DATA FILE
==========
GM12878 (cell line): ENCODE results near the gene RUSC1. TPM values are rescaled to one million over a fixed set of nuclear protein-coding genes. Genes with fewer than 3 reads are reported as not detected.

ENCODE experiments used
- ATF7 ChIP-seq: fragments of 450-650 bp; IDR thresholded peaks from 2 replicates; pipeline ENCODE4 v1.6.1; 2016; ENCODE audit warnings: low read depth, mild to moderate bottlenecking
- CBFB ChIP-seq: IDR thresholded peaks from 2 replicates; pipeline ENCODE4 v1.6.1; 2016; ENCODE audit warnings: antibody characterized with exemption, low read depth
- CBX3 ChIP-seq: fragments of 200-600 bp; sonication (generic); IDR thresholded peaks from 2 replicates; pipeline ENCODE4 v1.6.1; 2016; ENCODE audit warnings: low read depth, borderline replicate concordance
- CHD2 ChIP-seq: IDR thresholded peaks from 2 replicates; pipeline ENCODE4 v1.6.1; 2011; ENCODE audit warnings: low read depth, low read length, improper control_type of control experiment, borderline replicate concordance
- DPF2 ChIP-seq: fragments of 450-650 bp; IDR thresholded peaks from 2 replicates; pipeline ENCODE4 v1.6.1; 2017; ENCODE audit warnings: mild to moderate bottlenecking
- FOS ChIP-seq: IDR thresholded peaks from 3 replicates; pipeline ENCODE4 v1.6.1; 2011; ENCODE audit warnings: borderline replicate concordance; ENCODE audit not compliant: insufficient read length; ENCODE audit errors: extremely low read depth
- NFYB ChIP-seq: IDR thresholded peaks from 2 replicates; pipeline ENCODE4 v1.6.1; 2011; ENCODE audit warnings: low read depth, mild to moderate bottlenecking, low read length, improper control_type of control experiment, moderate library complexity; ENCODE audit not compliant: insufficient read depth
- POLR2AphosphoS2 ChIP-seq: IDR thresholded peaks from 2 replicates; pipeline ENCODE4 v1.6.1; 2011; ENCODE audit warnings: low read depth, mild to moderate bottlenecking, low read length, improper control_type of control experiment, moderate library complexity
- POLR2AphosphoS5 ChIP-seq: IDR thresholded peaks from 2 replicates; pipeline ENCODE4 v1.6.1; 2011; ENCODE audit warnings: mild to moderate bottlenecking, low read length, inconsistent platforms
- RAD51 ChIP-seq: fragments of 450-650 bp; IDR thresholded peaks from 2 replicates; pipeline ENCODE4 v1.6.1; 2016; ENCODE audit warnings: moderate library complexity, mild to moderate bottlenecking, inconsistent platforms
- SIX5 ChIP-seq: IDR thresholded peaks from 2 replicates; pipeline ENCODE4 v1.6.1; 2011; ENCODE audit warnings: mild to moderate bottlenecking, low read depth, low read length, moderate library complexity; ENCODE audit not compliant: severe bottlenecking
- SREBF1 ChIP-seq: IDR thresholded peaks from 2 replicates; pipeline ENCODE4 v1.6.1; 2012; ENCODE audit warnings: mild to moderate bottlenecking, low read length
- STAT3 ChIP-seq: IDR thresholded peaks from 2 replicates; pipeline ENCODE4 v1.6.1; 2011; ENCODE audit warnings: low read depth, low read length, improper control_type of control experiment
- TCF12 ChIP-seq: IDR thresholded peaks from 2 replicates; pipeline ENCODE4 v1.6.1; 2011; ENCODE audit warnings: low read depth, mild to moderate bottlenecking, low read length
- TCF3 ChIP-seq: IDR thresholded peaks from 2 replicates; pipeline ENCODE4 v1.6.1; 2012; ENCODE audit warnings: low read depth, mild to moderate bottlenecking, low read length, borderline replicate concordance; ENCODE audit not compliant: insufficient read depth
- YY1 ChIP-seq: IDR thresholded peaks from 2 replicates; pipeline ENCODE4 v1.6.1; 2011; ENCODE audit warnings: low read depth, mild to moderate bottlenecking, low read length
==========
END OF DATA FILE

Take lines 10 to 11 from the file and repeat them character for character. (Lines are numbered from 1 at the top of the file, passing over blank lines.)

- POLR2AphosphoS2 ChIP-seq: IDR thresholded peaks from 2 replicates; pipeline ENCODE4 v1.6.1; 2011; ENCODE audit warnings: low read depth, mild to moderate bottlenecking, low read length, improper control_type of control experiment, moderate library complexity
- POLR2AphosphoS5 ChIP-seq: IDR thresholded peaks from 2 replicates; pipeline ENCODE4 v1.6.1; 2011; ENCODE audit warnings: mild to moderate bottlenecking, low read length, inconsistent platforms